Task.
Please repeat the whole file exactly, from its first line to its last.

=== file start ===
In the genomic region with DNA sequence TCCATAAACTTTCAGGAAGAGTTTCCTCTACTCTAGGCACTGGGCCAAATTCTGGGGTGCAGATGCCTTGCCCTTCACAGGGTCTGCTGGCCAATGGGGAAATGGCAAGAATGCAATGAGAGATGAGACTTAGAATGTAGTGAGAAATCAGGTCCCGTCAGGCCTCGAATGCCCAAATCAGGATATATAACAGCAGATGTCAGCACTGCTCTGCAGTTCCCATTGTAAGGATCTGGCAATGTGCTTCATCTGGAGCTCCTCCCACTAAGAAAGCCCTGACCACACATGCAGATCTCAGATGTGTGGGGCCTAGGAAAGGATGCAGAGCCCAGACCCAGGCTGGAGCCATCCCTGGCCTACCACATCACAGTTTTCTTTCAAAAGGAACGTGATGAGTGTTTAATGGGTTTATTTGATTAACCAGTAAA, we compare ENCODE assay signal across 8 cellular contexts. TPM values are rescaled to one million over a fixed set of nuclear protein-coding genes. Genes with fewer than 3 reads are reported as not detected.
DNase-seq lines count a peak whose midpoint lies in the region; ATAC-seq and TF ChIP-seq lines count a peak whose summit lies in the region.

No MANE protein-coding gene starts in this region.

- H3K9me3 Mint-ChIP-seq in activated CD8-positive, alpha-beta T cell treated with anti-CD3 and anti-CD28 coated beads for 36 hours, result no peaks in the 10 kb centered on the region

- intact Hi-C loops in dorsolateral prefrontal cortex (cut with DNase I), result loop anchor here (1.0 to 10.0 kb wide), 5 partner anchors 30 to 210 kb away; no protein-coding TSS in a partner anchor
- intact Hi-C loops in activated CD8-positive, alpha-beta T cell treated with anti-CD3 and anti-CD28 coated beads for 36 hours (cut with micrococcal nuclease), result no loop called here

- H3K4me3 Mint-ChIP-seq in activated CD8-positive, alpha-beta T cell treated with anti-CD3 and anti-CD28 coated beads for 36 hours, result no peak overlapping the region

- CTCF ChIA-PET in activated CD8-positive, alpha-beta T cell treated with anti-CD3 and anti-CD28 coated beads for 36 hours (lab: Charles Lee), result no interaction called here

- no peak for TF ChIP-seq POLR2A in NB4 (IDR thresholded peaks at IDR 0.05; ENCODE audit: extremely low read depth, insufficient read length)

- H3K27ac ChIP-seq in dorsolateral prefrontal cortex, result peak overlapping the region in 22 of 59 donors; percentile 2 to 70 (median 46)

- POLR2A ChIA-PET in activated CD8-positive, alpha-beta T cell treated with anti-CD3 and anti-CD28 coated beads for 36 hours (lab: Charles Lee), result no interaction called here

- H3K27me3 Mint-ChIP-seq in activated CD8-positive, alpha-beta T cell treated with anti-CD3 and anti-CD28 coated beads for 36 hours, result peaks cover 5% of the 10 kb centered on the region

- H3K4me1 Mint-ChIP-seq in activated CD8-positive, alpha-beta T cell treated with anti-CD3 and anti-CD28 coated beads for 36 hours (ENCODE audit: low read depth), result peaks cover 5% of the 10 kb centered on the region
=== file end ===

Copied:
In the genomic region with DNA sequence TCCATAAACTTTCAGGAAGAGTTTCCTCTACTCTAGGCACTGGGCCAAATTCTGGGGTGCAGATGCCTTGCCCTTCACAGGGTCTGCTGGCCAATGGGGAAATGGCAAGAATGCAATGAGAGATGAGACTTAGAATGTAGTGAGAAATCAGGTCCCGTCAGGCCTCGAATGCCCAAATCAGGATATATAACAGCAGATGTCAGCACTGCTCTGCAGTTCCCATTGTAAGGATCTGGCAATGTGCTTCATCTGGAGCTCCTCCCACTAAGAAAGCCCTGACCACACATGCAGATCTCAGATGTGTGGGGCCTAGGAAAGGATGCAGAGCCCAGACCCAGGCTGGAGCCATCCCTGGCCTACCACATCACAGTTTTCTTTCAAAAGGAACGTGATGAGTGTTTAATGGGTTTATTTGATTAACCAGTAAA, we compare ENCODE assay signal across 8 cellular contexts. TPM values are rescaled to one million over a fixed set of nuclear protein-coding genes. Genes with fewer than 3 reads are reported as not detected.
DNase-seq lines count a peak whose midpoint lies in the region; ATAC-seq and TF ChIP-seq lines count a peak whose summit lies in the region.

No MANE protein-coding gene starts in this region.

- H3K9me3 Mint-ChIP-seq in activated CD8-positive, alpha-beta T cell treated with anti-CD3 and anti-CD28 coated beads for 36 hours, result no peaks in the 10 kb centered on the region

- intact Hi-C loops in dorsolateral prefrontal cortex (cut with DNase I), result loop anchor here (1.0 to 10.0 kb wide), 5 partner anchors 30 to 210 kb away; no protein-coding TSS in a partner anchor
- intact Hi-C loops in activated CD8-positive, alpha-beta T cell treated with anti-CD3 and anti-CD28 coated beads for 36 hours (cut with micrococcal nuclease), result no loop called here

- H3K4me3 Mint-ChIP-seq in activated CD8-positive, alpha-beta T cell treated with anti-CD3 and anti-CD28 coated beads for 36 hours, result no peak overlapping the region

- CTCF ChIA-PET in activated CD8-positive, alpha-beta T cell treated with anti-CD3 and anti-CD28 coated beads for 36 hours (lab: Charles Lee), result no interaction called here

- no peak for TF ChIP-seq POLR2A in NB4 (IDR thresholded peaks at IDR 0.05; ENCODE audit: extremely low read depth, insufficient read length)

- H3K27ac ChIP-seq in dorsolateral prefrontal cortex, result peak overlapping the region in 22 of 59 donors; percentile 2 to 70 (median 46)

- POLR2A ChIA-PET in activated CD8-positive, alpha-beta T cell treated with anti-CD3 and anti-CD28 coated beads for 36 hours (lab: Charles Lee), result no interaction called here

- H3K27me3 Mint-ChIP-seq in activated CD8-positive, alpha-beta T cell treated with anti-CD3 and anti-CD28 coated beads for 36 hours, result peaks cover 5% of the 10 kb centered on the region

- H3K4me1 Mint-ChIP-seq in activated CD8-positive, alpha-beta T cell treated with anti-CD3 and anti-CD28 coated beads for 36 hours (ENCODE audit: low read depth), result peaks cover 5% of the 10 kb centered on the region